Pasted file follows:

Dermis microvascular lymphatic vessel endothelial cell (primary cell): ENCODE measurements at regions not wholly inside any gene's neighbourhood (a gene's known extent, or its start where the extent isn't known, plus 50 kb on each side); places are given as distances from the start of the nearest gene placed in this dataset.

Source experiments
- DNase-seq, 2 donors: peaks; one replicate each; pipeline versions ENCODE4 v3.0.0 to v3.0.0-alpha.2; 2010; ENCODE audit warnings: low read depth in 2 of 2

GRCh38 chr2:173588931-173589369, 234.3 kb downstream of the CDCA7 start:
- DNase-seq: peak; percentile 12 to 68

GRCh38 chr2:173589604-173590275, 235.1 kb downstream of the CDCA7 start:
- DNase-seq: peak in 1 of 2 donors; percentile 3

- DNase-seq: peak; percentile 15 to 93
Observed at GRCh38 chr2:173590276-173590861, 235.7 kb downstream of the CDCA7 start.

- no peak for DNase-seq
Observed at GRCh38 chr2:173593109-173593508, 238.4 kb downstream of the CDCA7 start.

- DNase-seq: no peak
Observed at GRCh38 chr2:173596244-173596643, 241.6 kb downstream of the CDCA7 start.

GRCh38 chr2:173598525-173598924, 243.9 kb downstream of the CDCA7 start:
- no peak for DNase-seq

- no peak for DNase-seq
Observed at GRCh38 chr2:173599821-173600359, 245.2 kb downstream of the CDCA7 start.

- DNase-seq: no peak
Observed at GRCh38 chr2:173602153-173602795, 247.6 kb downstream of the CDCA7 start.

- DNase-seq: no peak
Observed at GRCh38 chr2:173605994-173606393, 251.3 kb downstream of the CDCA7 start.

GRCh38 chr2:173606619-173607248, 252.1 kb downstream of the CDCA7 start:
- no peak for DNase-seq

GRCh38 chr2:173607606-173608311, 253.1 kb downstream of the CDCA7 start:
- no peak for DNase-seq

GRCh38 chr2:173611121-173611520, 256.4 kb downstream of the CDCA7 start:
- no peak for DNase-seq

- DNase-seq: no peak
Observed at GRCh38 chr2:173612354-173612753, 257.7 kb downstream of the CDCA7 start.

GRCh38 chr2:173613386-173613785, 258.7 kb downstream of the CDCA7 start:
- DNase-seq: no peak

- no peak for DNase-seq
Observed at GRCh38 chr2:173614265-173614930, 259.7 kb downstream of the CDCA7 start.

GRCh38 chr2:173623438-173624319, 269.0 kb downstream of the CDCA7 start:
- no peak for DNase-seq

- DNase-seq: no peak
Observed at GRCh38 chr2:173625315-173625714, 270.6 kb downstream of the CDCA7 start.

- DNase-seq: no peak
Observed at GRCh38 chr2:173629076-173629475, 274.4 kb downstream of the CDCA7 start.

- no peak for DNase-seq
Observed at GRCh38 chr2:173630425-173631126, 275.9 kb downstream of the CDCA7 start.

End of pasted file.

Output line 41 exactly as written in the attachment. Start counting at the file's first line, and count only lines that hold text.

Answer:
Observed at GRCh38 chr2:173630425-173631126, 275.9 kb downstream of the CDCA7 start.